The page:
The proposed designation of development sites in and around Peebles which would be capable of accommodating around a thousand new houses will swamp the town and blight the lives of local residents, it has been claimed.
An 18-page paper which dissects and savages Scottish Borders Council's Main Issues Report [MIR] alleges secrecy in the preparation of the region's second Local Development Plan [LDP2) with no account taken of the town's creaking infrastructure which has schools at near capacity and the local cemetery virtually full.
The damning critique from Peebles Community Council is one of 330 responses to the MIR which the council will use to shape LDP2 later this year.
Not Just Sheep & Rugby has already brought readers details of a perceived threat from house building to Abbotsford, the stately home once inhabited by novelist and sheriff Sir Walter Scott. Here we present some of the issues contained in the Peebles CC submission signed by Les Turnbull, convener of the council's planning sub-committee.
At the outset, the community council say: "This response to the Main Issues Report (MIR) by Peebles Community Council has been informed by taking the views of many people who live in and around Peebles who feel strongly that their views and objections to these proposals need to be clearly heard to avoid the area becoming swamped with housing and blighting the lives of those who currently live here.
"Given that this consultation process is being carried out across the whole Borders region and affects so many communities, it is very surprising that the consultation process itself is not more transparent. Unlike the planning process where detailed plans can be found alongside other relevant comments and objections on the planning portal and open to scrutiny by all, this consultation process seems to be a private affair where officers receive the comments and then proceed to develop the next LDP."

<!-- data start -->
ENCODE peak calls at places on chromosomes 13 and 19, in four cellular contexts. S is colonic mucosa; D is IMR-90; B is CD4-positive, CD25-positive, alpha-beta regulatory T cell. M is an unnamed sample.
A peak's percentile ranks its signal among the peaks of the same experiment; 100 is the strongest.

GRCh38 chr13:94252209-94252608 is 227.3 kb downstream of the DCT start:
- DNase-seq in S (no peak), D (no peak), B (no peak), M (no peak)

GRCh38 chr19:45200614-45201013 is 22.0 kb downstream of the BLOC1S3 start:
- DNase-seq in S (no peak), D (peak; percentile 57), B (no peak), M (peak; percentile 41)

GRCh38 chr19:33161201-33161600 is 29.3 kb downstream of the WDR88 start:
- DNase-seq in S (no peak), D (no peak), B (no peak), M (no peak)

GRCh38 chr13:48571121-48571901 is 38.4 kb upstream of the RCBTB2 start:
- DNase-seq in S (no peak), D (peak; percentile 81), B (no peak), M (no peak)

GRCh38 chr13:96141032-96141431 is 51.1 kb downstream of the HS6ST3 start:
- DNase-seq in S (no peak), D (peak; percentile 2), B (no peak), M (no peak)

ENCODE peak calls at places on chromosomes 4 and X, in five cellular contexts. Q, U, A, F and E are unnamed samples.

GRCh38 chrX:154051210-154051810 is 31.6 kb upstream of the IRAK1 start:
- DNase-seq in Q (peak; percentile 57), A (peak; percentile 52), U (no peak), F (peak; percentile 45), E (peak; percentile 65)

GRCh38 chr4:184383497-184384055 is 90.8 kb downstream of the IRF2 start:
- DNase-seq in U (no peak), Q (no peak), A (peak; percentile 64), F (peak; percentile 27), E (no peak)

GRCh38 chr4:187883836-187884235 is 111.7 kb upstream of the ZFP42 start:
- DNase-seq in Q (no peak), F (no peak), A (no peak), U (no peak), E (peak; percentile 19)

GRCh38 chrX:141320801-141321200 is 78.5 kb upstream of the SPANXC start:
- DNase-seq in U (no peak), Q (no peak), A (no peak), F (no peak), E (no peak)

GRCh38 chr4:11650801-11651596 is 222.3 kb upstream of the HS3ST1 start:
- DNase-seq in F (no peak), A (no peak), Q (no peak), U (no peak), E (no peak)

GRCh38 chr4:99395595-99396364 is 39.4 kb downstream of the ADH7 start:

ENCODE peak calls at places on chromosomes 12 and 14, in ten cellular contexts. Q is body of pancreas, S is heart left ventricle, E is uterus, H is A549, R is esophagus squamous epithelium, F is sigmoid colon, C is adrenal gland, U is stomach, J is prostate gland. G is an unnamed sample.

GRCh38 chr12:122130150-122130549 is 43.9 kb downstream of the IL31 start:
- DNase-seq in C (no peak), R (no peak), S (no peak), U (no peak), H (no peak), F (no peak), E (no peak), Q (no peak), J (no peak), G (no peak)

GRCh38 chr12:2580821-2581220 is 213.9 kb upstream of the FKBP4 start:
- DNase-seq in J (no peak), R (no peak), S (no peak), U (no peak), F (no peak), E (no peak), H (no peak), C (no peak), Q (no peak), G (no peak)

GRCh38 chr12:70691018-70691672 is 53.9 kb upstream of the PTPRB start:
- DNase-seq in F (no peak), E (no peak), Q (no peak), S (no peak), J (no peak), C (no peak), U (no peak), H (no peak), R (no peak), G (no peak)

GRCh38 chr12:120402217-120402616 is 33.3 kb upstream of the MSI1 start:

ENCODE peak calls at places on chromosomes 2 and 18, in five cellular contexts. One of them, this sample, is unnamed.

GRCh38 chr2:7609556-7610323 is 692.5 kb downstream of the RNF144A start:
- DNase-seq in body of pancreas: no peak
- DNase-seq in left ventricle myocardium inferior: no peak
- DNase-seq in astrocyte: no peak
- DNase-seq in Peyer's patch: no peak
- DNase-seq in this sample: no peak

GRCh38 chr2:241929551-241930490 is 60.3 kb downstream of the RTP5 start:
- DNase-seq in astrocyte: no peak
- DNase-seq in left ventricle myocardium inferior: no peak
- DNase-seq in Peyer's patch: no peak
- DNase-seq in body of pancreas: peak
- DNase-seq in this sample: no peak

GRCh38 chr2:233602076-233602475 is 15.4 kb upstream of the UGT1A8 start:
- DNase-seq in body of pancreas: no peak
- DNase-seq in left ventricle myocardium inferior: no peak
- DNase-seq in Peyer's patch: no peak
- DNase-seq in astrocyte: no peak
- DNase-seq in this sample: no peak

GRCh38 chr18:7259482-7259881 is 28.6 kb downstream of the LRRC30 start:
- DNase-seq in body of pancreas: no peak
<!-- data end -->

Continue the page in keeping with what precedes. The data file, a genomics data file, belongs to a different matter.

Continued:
"What drives many of these concerns are some of the rather glib responses provided by officers during the public consultation events relating to the identification of sites for development and the issues of infrastructure. It was said in relation to long term proposals that we should not overly concern ourselves with these because any development on these sites will be at least 10-20 years away. And, this is the issue; once these sites have been accepted for long term development and included in a LDP, then these sites will remain acceptable for development in perpetuity."
The community council claims there is a great deal of concern that Peebles is expected to bear the brunt of development which should be spread across the whole of the Borders. There appeared to be a gross imbalance between proposals for Peebles and the remainder of the Borders which was unacceptable and contrary to Government policy.
Another section of the submission states: "Many of the comments made by attendees at localities meetings have centred upon the lack of infrastructure that exists now, and that is before any further development is contemplated.